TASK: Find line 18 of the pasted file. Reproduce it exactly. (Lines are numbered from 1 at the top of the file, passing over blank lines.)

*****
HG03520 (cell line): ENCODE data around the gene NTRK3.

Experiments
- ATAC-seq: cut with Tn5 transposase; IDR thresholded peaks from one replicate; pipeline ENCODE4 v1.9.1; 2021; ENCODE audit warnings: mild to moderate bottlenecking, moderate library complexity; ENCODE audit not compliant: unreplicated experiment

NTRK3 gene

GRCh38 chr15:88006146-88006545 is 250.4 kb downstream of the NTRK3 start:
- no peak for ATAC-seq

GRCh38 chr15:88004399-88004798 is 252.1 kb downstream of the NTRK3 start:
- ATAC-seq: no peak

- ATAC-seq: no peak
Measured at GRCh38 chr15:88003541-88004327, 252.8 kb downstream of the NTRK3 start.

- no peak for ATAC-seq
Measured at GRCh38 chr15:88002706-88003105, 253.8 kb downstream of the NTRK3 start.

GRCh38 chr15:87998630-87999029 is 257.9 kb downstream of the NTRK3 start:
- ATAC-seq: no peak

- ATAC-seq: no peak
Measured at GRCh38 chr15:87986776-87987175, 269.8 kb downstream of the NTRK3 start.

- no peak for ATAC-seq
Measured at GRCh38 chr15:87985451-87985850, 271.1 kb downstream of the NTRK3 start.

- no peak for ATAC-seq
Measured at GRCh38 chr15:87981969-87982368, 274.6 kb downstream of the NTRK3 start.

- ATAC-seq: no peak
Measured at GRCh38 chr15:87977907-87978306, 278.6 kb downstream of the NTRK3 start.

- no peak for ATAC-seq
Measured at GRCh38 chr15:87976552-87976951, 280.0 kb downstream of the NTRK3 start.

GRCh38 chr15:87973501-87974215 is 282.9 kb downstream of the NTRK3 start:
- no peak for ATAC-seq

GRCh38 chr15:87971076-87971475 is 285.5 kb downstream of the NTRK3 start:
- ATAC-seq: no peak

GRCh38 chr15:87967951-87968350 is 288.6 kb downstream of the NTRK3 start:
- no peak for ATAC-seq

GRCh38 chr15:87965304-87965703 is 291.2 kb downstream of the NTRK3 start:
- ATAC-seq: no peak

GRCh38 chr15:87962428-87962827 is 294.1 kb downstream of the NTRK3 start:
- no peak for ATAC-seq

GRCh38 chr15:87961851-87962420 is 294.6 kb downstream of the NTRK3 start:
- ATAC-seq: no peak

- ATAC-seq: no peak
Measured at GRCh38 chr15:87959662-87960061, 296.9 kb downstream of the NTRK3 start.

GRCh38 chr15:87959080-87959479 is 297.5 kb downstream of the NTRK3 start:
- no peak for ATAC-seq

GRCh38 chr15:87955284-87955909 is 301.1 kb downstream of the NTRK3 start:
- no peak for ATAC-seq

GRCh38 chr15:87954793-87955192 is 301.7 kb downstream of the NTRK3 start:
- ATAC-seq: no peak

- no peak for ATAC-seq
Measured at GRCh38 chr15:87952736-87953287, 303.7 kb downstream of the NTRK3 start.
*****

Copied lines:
Measured at GRCh38 chr15:87985451-87985850, 271.1 kb downstream of the NTRK3 start.